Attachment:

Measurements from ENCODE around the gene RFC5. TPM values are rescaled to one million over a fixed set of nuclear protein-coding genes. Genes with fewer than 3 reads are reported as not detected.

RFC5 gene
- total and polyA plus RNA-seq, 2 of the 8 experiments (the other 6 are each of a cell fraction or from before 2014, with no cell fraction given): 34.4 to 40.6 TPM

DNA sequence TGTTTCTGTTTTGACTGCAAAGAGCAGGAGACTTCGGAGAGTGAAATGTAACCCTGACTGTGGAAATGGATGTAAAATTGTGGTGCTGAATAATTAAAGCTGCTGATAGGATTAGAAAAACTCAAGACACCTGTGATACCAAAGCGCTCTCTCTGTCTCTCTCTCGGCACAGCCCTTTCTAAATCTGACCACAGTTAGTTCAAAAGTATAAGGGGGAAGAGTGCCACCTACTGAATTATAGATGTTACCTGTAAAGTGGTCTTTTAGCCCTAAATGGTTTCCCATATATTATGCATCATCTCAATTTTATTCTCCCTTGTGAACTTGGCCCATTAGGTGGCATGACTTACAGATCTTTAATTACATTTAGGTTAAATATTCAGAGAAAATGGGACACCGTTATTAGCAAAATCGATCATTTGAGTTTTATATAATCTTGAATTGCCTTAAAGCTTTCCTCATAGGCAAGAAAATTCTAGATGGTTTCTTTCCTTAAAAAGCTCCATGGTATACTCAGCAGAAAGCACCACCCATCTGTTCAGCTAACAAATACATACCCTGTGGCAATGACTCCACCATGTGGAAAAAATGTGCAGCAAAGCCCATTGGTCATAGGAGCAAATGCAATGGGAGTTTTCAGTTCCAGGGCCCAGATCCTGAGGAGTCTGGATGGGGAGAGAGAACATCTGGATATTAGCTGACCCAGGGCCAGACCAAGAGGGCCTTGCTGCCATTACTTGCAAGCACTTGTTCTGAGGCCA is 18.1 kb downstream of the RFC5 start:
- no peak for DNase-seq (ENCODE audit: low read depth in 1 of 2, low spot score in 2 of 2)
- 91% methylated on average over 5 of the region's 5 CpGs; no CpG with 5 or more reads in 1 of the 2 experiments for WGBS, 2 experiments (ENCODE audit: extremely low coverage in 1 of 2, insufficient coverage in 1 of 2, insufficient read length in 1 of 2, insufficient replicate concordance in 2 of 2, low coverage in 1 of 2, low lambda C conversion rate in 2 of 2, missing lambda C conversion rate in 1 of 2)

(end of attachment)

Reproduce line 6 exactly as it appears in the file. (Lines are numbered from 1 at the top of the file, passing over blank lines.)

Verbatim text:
- 91% methylated on average over 5 of the region's 5 CpGs; no CpG with 5 or more reads in 1 of the 2 experiments for WGBS, 2 experiments (ENCODE audit: extremely low coverage in 1 of 2, insufficient coverage in 1 of 2, insufficient read length in 1 of 2, insufficient replicate concordance in 2 of 2, low coverage in 1 of 2, low lambda C conversion rate in 2 of 2, missing lambda C conversion rate in 1 of 2)